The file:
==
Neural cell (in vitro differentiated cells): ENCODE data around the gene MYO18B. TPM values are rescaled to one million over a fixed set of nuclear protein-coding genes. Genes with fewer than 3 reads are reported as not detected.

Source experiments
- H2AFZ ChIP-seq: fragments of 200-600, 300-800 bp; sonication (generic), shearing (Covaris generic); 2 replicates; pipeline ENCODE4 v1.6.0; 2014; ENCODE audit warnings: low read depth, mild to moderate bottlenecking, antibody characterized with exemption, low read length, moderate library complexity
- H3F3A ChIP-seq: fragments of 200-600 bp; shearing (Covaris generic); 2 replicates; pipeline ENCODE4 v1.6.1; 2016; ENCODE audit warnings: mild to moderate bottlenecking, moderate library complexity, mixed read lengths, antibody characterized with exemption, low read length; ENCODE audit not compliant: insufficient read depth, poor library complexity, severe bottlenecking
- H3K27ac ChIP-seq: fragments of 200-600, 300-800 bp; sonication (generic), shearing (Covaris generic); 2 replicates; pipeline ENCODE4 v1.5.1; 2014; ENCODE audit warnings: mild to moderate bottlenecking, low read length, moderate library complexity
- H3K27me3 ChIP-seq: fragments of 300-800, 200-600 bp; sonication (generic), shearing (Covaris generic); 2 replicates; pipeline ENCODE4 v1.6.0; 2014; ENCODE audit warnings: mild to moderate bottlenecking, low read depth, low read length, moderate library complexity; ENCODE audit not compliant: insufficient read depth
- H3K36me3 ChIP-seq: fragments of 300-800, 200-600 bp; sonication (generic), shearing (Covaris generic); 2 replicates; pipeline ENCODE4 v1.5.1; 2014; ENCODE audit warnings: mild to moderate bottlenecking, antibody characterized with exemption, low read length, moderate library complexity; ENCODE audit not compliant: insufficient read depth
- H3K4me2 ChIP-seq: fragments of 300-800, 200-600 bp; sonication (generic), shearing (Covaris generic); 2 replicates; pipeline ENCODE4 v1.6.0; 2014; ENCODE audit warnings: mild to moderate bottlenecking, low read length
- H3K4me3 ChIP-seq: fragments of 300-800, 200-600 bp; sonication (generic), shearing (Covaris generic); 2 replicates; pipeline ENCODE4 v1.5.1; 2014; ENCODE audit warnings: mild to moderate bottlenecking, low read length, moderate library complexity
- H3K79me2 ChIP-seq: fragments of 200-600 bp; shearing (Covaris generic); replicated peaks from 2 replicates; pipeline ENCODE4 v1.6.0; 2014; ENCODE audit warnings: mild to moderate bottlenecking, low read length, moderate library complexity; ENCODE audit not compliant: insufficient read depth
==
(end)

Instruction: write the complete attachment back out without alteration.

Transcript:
Neural cell (in vitro differentiated cells): ENCODE data around the gene MYO18B. TPM values are rescaled to one million over a fixed set of nuclear protein-coding genes. Genes with fewer than 3 reads are reported as not detected.

Source experiments
- H2AFZ ChIP-seq: fragments of 200-600, 300-800 bp; sonication (generic), shearing (Covaris generic); 2 replicates; pipeline ENCODE4 v1.6.0; 2014; ENCODE audit warnings: low read depth, mild to moderate bottlenecking, antibody characterized with exemption, low read length, moderate library complexity
- H3F3A ChIP-seq: fragments of 200-600 bp; shearing (Covaris generic); 2 replicates; pipeline ENCODE4 v1.6.1; 2016; ENCODE audit warnings: mild to moderate bottlenecking, moderate library complexity, mixed read lengths, antibody characterized with exemption, low read length; ENCODE audit not compliant: insufficient read depth, poor library complexity, severe bottlenecking
- H3K27ac ChIP-seq: fragments of 200-600, 300-800 bp; sonication (generic), shearing (Covaris generic); 2 replicates; pipeline ENCODE4 v1.5.1; 2014; ENCODE audit warnings: mild to moderate bottlenecking, low read length, moderate library complexity
- H3K27me3 ChIP-seq: fragments of 300-800, 200-600 bp; sonication (generic), shearing (Covaris generic); 2 replicates; pipeline ENCODE4 v1.6.0; 2014; ENCODE audit warnings: mild to moderate bottlenecking, low read depth, low read length, moderate library complexity; ENCODE audit not compliant: insufficient read depth
- H3K36me3 ChIP-seq: fragments of 300-800, 200-600 bp; sonication (generic), shearing (Covaris generic); 2 replicates; pipeline ENCODE4 v1.5.1; 2014; ENCODE audit warnings: mild to moderate bottlenecking, antibody characterized with exemption, low read length, moderate library complexity; ENCODE audit not compliant: insufficient read depth
- H3K4me2 ChIP-seq: fragments of 300-800, 200-600 bp; sonication (generic), shearing (Covaris generic); 2 replicates; pipeline ENCODE4 v1.6.0; 2014; ENCODE audit warnings: mild to moderate bottlenecking, low read length
- H3K4me3 ChIP-seq: fragments of 300-800, 200-600 bp; sonication (generic), shearing (Covaris generic); 2 replicates; pipeline ENCODE4 v1.5.1; 2014; ENCODE audit warnings: mild to moderate bottlenecking, low read length, moderate library complexity
- H3K79me2 ChIP-seq: fragments of 200-600 bp; shearing (Covaris generic); replicated peaks from 2 replicates; pipeline ENCODE4 v1.6.0; 2014; ENCODE audit warnings: mild to moderate bottlenecking, low read length, moderate library complexity; ENCODE audit not compliant: insufficient read depth